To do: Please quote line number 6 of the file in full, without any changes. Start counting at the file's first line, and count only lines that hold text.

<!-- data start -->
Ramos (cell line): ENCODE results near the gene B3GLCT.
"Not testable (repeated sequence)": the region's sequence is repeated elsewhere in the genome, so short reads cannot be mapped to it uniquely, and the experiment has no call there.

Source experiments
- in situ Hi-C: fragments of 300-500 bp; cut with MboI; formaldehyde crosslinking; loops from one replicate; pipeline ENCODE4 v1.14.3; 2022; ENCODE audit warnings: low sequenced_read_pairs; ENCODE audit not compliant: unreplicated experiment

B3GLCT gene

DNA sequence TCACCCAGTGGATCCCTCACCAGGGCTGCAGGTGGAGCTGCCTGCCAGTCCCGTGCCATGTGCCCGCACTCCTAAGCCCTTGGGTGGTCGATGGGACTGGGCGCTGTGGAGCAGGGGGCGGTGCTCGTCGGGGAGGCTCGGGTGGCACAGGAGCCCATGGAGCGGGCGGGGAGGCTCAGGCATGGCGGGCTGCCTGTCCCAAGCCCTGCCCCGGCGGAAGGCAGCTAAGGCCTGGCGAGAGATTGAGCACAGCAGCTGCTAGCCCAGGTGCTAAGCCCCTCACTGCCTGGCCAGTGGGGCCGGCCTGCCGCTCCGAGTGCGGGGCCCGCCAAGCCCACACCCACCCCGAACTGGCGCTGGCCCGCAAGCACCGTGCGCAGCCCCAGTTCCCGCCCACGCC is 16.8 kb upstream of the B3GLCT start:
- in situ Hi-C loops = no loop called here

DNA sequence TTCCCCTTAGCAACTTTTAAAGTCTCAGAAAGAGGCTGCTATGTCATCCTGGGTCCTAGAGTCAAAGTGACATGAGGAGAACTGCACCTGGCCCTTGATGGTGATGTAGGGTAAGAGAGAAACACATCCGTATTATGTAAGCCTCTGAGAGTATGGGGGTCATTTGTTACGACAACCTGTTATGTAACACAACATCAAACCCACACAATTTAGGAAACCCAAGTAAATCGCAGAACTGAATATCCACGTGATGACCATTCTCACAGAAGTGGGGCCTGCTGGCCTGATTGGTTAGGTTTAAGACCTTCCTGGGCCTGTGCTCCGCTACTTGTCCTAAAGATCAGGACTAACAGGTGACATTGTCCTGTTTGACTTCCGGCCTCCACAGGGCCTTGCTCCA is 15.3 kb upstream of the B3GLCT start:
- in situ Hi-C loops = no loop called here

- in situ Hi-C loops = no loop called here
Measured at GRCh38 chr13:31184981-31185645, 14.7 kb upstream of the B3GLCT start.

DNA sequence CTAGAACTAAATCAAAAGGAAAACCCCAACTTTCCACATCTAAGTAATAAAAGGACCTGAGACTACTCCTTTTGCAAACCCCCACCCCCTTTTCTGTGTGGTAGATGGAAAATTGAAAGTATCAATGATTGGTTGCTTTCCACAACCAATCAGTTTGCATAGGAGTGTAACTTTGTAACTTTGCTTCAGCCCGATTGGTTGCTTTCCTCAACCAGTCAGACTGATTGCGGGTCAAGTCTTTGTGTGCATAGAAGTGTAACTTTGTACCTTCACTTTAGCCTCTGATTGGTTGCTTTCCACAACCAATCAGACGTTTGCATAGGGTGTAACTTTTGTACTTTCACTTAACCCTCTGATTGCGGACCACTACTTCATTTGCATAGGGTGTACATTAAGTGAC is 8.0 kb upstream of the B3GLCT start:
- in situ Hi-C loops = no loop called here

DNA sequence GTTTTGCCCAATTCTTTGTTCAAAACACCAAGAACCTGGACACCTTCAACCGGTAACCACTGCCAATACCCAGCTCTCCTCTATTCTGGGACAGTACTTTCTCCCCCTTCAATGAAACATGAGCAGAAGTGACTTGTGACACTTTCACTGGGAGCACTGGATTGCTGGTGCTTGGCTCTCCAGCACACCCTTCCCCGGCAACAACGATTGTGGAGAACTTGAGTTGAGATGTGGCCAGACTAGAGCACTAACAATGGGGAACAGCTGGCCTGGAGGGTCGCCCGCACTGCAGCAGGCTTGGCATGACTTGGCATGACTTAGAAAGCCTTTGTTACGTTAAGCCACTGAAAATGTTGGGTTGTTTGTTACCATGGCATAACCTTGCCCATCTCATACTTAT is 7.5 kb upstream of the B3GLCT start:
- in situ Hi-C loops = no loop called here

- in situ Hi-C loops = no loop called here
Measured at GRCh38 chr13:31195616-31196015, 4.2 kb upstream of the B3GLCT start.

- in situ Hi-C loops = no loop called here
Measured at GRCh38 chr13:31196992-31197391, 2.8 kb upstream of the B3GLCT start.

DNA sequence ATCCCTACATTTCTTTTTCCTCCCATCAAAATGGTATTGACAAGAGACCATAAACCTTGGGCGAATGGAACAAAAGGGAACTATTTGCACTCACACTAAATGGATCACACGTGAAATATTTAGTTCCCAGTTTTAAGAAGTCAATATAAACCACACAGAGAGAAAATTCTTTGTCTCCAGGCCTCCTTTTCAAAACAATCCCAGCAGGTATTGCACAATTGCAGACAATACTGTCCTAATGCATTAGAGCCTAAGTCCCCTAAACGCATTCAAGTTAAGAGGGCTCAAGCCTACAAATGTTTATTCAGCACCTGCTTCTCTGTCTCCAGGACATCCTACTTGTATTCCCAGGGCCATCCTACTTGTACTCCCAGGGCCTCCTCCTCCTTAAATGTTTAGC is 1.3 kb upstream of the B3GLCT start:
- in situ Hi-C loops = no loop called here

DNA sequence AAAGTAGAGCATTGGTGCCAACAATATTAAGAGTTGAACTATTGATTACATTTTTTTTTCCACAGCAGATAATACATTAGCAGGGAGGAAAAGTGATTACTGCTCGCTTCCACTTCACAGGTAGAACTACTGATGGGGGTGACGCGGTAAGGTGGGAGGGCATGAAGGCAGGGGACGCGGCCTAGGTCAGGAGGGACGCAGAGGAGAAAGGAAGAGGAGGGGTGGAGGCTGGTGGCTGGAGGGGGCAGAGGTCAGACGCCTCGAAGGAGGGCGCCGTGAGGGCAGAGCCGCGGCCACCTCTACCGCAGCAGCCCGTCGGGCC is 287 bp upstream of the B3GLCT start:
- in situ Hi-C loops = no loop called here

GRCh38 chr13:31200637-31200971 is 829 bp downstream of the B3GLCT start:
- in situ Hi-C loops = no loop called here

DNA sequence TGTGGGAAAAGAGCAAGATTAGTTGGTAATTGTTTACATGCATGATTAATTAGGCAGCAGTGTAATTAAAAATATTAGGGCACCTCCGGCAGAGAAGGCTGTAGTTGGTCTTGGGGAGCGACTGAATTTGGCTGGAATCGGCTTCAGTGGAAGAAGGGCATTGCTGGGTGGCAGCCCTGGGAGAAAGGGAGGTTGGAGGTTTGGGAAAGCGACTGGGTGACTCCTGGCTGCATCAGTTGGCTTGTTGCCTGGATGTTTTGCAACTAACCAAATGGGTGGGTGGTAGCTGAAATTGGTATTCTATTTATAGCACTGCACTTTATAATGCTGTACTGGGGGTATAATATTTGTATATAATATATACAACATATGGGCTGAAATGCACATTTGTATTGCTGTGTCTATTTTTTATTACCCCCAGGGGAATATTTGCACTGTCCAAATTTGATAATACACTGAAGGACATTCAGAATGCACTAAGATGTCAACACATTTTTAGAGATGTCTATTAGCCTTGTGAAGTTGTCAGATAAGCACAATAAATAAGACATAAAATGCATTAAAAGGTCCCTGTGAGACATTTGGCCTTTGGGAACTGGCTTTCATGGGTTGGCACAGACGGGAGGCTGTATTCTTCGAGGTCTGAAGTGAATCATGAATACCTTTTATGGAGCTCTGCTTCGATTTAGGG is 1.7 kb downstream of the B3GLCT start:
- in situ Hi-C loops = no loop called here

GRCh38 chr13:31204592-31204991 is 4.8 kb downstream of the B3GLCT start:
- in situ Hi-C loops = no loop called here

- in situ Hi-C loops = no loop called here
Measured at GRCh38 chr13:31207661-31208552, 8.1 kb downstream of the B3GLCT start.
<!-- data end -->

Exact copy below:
DNA sequence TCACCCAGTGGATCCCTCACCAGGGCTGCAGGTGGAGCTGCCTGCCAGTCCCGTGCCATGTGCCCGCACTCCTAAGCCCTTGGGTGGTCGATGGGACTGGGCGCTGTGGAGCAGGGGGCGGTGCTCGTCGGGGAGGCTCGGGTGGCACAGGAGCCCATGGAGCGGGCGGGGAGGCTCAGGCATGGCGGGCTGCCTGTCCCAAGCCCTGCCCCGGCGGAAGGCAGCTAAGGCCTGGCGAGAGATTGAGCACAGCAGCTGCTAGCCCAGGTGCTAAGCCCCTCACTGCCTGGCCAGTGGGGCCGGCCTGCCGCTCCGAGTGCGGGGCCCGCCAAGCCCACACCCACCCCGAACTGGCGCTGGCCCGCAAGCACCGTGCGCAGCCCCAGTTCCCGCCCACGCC is 16.8 kb upstream of the B3GLCT start: